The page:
Titanium; microstructure; surface energy; osteoblast; angiogenesis; VEGF
The long-term clinical success of dental implants is related to their early osseointegration. This paper reviews the different steps of the interactions between biological fluids, cells, tissues, and surfaces of implants. Immediately following implantation, implants are in contact with proteins and platelets from blood. The differentiation of mesenchymal stem cells will then condition the peri-implant tissue healing. Direct bone-to-implant contact is desired for a biomechanical anchoring of implants to bone rather than fibrous tissue encapsulation. Surfaces properties such as chemistry and roughness play a determinant role in these biological interactions. Physicochemical features in the nanometer range may ultimately control the adsorption of proteins as well as the adhesion and differentiation of cells. Nanotechnologies are increasingly used for surface modifications of dental implants. Another approach to enhance osseointegration is the application of thin calcium phosphate (CaP) coatings. Bioactive CaP nanocrystals deposited on titanium implants are resorbable and stimulate bone apposition and healing. Future nanometer-controlled surfaces may ultimately direct the nature of peri-implant tissues and improve their clinical success rate.
The basement membrane possesses a rich 3-dimensional nanoscale topography that provides a physical stimulus, which may modulate cell-substratum adhesion. We have investigated the strength of cell-substratum adhesion on nanoscale topographic features of a similar scale to that of the native basement membrane. SV40 human corneal epithelial cells were challenged by well-defined fluid shear, and cell detachment was monitored. We created silicon substrata with uniform grooves and ridges having pitch dimensions of 400-4000 nm using X-ray lithography. F-actin labeling of cells that had been incubated for 24 hours revealed that the percentage of aligned and elongated cells on the patterned surfaces was the same regardless of pitch dimension. In contrast, at the highest fluid shear, a biphasic trend in cell adhesion was observed with cells being most adherent to the smaller features. The 400 nm pitch had the highest percentage of adherent cells at the end of the adhesion assay. The effect of substratum topography was lost for the largest features evaluated, the 4000 nm pitch. Qualitative and quantitative analyses of the cells during and after flow indicated that the aligned and elongated cells on the 400 nm pitch were more tightly adhered compared to aligned cells on the larger patterns. Selected experiments with primary cultured human corneal epithelial cells produced similar results to the SV40 human corneal epithelial cells. These findings have relevance to interpretation of cell-biomaterial interactions in tissue engineering and prosthetic design.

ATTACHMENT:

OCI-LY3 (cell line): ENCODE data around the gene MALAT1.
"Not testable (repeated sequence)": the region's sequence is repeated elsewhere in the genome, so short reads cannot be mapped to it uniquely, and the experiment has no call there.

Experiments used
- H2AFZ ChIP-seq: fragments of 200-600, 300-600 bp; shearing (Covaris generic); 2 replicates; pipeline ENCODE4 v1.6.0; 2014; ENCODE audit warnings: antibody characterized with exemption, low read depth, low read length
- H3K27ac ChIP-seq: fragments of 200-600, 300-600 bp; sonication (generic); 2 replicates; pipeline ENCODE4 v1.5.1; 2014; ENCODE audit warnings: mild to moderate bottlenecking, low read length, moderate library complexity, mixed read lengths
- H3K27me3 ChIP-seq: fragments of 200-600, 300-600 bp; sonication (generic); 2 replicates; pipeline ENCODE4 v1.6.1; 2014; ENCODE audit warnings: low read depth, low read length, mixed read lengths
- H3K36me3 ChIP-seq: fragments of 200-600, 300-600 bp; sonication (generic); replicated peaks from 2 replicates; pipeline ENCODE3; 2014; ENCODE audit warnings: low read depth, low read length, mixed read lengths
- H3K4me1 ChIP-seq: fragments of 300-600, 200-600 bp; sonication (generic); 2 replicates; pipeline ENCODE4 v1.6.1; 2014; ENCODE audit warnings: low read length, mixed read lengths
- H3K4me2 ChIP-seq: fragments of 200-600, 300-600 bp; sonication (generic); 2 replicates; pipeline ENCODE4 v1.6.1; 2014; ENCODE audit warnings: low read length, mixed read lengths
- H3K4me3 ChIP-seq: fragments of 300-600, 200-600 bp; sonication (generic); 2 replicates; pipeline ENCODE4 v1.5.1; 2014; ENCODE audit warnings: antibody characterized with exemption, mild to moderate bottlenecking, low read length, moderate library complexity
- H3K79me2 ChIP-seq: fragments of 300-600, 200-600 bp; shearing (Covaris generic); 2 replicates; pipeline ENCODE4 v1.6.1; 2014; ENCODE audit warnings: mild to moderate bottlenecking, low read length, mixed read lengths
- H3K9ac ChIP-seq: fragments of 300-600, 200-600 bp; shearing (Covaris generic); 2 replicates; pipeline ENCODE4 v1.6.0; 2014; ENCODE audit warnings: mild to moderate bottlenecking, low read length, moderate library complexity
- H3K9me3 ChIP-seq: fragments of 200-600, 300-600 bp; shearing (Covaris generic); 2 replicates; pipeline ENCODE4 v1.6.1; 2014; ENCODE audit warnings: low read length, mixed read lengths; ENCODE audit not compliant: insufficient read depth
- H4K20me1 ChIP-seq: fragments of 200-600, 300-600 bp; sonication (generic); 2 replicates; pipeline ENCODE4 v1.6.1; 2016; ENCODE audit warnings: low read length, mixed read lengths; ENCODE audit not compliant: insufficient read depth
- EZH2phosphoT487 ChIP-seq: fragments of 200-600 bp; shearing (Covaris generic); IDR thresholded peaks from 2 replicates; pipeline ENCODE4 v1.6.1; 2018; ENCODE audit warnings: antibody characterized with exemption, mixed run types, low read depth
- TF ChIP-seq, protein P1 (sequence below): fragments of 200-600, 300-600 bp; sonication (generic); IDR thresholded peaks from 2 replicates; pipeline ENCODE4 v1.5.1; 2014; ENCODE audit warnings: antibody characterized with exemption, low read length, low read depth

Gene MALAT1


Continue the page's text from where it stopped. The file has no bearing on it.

Nanoscale topography; Cell-substratum adhesion; Epithelium
To facilitate locomotion and support the body, the skeleton relies on the transmission of forces between muscles and bones through complex junctions called entheses. The varying mechanical and biological properties of the enthesis make healing this avascular tissue difficult; hence the need for an engineered alternative. Cells in situ interact with their environment on the nano-scale which suggests that engineered approaches to enthesis regeneration should include such biologically-inspired nano-scale surface features. The present in vitro study investigated the effects of etching poly-lactic-co-glycolic acid (PLGA) scaffolds to produce nano-topography on the adhesion of fibroblasts and osteoblasts, two integral enthesis cell types. Nano-topography was produced on PLGA by etching the scaffolds in NaOH. Results showed that etching PLGA with NaOH to create nano-scale surface features decreased fibroblast adhesion while it increased osteoblast adhesion; criteria critical for the spatial control of osteoblast and fibroblast adhesion for a successful enthesis tissue engineering material. Thus, the results of this study showed for the first time collective evidence that PLGA can be either treated with NaOH or not on ends of an enthesis tissue engineering construct to spatially increase osteoblast and fibroblast adhesion, respectively.